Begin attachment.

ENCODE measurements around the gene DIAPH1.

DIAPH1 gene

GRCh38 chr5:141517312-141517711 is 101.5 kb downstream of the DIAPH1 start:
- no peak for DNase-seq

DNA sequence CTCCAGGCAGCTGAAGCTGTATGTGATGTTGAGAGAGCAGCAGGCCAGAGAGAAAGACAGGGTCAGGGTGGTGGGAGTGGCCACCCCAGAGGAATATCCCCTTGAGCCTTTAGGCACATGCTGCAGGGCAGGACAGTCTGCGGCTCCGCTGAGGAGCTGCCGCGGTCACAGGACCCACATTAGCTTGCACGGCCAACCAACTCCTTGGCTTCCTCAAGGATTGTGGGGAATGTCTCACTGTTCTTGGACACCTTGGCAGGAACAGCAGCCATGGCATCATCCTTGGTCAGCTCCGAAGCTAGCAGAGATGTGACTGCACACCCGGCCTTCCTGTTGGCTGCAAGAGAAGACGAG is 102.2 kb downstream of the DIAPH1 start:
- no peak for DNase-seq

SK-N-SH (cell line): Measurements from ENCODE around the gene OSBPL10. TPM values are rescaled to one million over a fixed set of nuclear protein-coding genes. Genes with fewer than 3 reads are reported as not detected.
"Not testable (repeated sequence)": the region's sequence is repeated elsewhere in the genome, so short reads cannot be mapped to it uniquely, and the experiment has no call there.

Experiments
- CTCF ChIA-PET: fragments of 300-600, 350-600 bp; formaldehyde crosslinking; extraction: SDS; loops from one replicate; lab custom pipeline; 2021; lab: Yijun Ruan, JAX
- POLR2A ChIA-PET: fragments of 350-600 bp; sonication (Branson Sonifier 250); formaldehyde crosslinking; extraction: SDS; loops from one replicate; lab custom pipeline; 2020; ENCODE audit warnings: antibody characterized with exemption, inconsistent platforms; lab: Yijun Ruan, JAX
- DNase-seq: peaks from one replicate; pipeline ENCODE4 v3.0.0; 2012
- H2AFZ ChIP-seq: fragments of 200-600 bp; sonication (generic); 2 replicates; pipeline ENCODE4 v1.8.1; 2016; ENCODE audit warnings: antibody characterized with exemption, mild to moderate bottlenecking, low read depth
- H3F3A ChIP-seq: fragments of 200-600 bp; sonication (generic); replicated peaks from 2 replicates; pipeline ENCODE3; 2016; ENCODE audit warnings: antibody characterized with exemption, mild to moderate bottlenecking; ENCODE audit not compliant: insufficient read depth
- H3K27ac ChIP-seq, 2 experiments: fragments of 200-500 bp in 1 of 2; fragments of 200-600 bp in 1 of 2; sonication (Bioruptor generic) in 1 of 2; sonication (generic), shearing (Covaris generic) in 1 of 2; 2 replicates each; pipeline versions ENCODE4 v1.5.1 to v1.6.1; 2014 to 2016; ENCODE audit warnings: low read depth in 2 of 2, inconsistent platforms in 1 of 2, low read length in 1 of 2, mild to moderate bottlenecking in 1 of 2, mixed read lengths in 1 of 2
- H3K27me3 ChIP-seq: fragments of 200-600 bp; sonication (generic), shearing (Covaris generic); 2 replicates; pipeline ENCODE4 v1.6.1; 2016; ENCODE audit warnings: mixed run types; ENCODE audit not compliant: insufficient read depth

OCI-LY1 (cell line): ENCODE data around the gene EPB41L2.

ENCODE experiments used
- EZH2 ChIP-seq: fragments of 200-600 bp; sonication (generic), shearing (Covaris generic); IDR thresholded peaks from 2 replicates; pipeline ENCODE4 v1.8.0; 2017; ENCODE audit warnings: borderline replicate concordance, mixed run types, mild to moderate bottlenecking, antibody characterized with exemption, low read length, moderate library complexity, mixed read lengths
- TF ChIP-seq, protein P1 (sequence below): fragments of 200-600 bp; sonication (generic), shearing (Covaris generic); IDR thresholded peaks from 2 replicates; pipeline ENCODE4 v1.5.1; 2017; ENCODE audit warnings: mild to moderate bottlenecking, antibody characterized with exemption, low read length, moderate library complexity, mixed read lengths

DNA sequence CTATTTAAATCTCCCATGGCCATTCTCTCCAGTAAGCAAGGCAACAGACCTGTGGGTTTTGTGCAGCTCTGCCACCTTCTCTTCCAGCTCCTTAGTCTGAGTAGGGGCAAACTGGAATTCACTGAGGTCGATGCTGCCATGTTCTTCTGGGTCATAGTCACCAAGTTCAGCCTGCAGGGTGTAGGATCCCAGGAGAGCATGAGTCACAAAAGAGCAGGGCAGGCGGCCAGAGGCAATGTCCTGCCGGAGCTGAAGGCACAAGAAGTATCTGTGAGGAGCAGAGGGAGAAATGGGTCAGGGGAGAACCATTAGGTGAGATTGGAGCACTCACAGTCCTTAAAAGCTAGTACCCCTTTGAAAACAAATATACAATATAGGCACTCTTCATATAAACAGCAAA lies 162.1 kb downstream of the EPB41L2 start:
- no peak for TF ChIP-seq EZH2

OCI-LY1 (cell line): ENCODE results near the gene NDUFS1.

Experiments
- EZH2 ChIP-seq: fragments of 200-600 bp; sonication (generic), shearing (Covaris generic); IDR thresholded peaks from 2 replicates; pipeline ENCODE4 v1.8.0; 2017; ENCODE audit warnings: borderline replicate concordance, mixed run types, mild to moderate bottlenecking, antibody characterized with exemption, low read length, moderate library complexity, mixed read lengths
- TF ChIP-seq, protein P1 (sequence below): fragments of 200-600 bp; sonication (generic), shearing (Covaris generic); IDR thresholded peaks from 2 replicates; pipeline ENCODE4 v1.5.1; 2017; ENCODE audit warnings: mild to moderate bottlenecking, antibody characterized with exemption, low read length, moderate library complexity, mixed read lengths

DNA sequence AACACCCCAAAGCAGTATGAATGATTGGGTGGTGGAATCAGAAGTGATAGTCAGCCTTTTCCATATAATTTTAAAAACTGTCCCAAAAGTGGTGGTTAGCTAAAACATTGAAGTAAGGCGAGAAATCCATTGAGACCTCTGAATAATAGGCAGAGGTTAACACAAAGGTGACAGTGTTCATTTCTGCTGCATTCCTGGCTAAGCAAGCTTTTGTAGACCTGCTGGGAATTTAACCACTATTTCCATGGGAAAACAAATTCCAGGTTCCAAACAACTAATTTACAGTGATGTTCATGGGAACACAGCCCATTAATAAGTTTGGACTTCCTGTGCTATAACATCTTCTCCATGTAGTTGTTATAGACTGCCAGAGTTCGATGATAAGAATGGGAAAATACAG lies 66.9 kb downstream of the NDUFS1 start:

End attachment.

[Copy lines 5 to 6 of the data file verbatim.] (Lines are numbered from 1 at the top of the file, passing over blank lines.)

DNA sequence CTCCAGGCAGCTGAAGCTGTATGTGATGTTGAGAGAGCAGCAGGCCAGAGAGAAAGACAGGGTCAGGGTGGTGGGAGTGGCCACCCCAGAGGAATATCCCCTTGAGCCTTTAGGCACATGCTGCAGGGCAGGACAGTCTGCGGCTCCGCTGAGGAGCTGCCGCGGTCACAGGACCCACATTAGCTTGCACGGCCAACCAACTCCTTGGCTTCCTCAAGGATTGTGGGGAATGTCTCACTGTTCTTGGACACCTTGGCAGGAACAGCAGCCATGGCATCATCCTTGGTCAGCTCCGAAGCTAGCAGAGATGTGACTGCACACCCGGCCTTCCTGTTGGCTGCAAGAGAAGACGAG is 102.2 kb downstream of the DIAPH1 start:
- no peak for DNase-seq